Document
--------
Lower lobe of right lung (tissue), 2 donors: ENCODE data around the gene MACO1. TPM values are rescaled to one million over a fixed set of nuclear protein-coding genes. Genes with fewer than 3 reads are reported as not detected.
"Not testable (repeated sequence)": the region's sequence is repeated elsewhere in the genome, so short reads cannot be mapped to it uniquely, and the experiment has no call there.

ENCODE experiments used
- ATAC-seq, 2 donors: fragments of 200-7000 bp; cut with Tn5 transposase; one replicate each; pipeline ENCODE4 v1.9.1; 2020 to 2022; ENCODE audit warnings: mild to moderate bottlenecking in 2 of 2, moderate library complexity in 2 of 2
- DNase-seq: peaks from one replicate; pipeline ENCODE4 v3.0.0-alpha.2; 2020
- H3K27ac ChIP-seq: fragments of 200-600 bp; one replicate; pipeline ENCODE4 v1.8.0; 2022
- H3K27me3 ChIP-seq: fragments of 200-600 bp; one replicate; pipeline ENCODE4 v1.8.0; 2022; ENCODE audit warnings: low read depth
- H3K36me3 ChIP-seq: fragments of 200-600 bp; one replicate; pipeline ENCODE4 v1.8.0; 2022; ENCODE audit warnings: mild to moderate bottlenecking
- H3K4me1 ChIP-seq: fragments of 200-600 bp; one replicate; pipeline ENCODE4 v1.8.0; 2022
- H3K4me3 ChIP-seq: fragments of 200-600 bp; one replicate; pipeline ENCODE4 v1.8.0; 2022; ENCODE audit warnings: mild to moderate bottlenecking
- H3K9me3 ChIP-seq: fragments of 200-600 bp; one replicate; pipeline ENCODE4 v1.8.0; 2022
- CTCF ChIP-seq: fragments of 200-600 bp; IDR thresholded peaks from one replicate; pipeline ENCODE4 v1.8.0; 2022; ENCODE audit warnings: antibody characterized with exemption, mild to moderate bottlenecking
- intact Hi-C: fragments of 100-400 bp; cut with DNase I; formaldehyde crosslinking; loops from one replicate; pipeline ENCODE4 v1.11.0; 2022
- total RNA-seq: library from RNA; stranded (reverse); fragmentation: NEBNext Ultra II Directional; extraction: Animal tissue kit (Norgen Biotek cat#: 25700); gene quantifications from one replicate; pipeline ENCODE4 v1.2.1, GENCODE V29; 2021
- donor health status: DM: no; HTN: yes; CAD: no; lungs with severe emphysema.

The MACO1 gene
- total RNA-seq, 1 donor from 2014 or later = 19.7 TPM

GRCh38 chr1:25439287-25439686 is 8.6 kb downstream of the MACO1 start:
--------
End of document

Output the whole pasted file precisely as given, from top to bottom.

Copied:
Lower lobe of right lung (tissue), 2 donors: ENCODE data around the gene MACO1. TPM values are rescaled to one million over a fixed set of nuclear protein-coding genes. Genes with fewer than 3 reads are reported as not detected.
"Not testable (repeated sequence)": the region's sequence is repeated elsewhere in the genome, so short reads cannot be mapped to it uniquely, and the experiment has no call there.

ENCODE experiments used
- ATAC-seq, 2 donors: fragments of 200-7000 bp; cut with Tn5 transposase; one replicate each; pipeline ENCODE4 v1.9.1; 2020 to 2022; ENCODE audit warnings: mild to moderate bottlenecking in 2 of 2, moderate library complexity in 2 of 2
- DNase-seq: peaks from one replicate; pipeline ENCODE4 v3.0.0-alpha.2; 2020
- H3K27ac ChIP-seq: fragments of 200-600 bp; one replicate; pipeline ENCODE4 v1.8.0; 2022
- H3K27me3 ChIP-seq: fragments of 200-600 bp; one replicate; pipeline ENCODE4 v1.8.0; 2022; ENCODE audit warnings: low read depth
- H3K36me3 ChIP-seq: fragments of 200-600 bp; one replicate; pipeline ENCODE4 v1.8.0; 2022; ENCODE audit warnings: mild to moderate bottlenecking
- H3K4me1 ChIP-seq: fragments of 200-600 bp; one replicate; pipeline ENCODE4 v1.8.0; 2022
- H3K4me3 ChIP-seq: fragments of 200-600 bp; one replicate; pipeline ENCODE4 v1.8.0; 2022; ENCODE audit warnings: mild to moderate bottlenecking
- H3K9me3 ChIP-seq: fragments of 200-600 bp; one replicate; pipeline ENCODE4 v1.8.0; 2022
- CTCF ChIP-seq: fragments of 200-600 bp; IDR thresholded peaks from one replicate; pipeline ENCODE4 v1.8.0; 2022; ENCODE audit warnings: antibody characterized with exemption, mild to moderate bottlenecking
- intact Hi-C: fragments of 100-400 bp; cut with DNase I; formaldehyde crosslinking; loops from one replicate; pipeline ENCODE4 v1.11.0; 2022
- total RNA-seq: library from RNA; stranded (reverse); fragmentation: NEBNext Ultra II Directional; extraction: Animal tissue kit (Norgen Biotek cat#: 25700); gene quantifications from one replicate; pipeline ENCODE4 v1.2.1, GENCODE V29; 2021
- donor health status: DM: no; HTN: yes; CAD: no; lungs with severe emphysema.

The MACO1 gene
- total RNA-seq, 1 donor from 2014 or later = 19.7 TPM

GRCh38 chr1:25439287-25439686 is 8.6 kb downstream of the MACO1 start: